Tie donor actions to numbers by explaining what specific donation amounts can help your organization do in the community. Use charts and graphs to show your goals and achievements. Share statistics from your organization's reports that help explain what you're trying to do. Create numbered lists, which are readable and shareable, on serious or more lighthearted topics.

7. Befriend search engines

Make sure your blog is connected to and hosted within your website. Because search engines look for fresh content when creating ranking results, a regularly updated blog could help improve your position in the listings. Consider using a plugin or a search engine optimization tool to help you come up with the best keywords for your posts and understand how to use them to drive traffic.

8. Post often

Trying picking one or two days a week to publish posts and do it consistently. Feel free to post more often, but make sure you're putting quality ahead of quantity. While new content is great, consider repurposing content from elsewhere on your site — such as basic information about your organization and how donations are used from your "About" or "Frequently asked questions" sections. You can also use the blog to discuss your nonprofit's events, show what happens behind the scenes at your organization and thank your supporters.

9. Promote your blog

If you're not promoting your blog, your planning and writing efforts could be a waste. Share information about your blog or new posts with your email lists, in your newsletter, in your print materials and through social media — or add a "subscriber" field plugin to your blog so that people can subscribe to receive an email every time a new post is published. Develop a promotions checklist to go through after each new blog post is published.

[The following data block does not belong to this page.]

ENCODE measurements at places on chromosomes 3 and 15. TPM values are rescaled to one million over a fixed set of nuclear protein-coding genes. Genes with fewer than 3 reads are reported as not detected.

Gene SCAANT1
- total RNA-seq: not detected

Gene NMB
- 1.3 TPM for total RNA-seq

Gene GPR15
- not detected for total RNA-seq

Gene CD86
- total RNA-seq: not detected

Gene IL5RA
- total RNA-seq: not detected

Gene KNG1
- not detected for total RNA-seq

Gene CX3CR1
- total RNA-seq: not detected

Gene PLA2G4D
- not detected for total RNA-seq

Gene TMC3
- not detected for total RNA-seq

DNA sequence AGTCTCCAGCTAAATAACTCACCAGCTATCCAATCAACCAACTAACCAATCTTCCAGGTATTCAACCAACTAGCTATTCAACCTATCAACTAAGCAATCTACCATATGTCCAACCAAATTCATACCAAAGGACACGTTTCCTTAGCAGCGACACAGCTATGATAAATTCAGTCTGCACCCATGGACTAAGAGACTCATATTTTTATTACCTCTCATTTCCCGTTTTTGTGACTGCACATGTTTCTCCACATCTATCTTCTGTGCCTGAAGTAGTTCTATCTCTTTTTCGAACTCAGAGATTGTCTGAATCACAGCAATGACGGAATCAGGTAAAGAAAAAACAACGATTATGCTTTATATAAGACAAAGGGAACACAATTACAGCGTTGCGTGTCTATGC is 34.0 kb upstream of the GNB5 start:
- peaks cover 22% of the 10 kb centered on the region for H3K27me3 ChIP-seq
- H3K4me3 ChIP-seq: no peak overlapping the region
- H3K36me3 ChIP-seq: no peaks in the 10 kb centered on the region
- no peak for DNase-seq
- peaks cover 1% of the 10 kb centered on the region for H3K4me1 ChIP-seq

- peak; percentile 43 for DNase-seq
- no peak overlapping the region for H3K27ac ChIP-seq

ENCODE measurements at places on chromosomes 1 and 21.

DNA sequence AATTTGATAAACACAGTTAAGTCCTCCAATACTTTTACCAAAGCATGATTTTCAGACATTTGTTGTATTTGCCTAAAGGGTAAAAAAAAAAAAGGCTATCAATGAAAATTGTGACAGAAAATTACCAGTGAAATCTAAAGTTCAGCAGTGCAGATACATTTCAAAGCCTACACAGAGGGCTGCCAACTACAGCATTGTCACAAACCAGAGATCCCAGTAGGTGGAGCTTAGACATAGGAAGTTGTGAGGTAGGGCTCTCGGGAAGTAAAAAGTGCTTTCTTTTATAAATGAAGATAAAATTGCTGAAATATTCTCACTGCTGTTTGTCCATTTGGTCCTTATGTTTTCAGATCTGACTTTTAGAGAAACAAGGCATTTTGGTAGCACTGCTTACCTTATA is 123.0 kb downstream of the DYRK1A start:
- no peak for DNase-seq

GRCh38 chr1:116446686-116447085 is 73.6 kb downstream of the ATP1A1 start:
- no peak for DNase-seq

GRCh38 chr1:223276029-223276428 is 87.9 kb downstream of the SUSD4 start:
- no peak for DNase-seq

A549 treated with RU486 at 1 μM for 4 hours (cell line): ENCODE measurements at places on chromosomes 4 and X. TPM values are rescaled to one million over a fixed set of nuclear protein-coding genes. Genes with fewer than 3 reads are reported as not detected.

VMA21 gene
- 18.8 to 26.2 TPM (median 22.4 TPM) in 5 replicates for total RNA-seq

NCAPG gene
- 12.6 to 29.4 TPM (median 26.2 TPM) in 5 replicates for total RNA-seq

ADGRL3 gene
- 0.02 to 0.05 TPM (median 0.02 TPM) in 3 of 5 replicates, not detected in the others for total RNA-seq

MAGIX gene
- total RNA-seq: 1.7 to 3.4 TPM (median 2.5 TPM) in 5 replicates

10. Define success

How will you determine if your blog is successful — number of readers? Shares on social media? Increase in donations? To set a baseline, you might research the metrics of other blogs in your area of interest or established blogs you're using as an example for your own efforts.

Don't expect your blog to be an overnight success. After all, it can take many months to build a good following. Improve your blog by making tweaks to style or formatting, if necessary — but stay on message as you share inspiring stories about your mission and your work.

Body

Disclaimer

MissionBox editorial content is offered as guidance only, and is not meant, nor should it be construed as, a replacement for certified, professional expertise.

Disclaimer

References

HubSpot: 6 essential components of top notch nonprofit blogs by Taylor Corrado (2013)

Top Nonprofit: 5 blog content tips for nonprofits in 2016 by Ryan McKelvey (2016)

Nonprofit Tech for Good: 10 blog design best practices for nonprofits (2015)

FrontStream: Top 10 tips for a successful nonprofit blog by Julia Campbell (2013)

The Nerdy Nonprofit: Best practices for optimizing your nonprofit's blog content (and finally getting traffic) by Chloe Mark (2017)

Byte Technology: Seeking smart design: The best practices for nonprofit blogs

References

Author

Writers and editors working together to elevate social impact worldwide — one paragraph at a time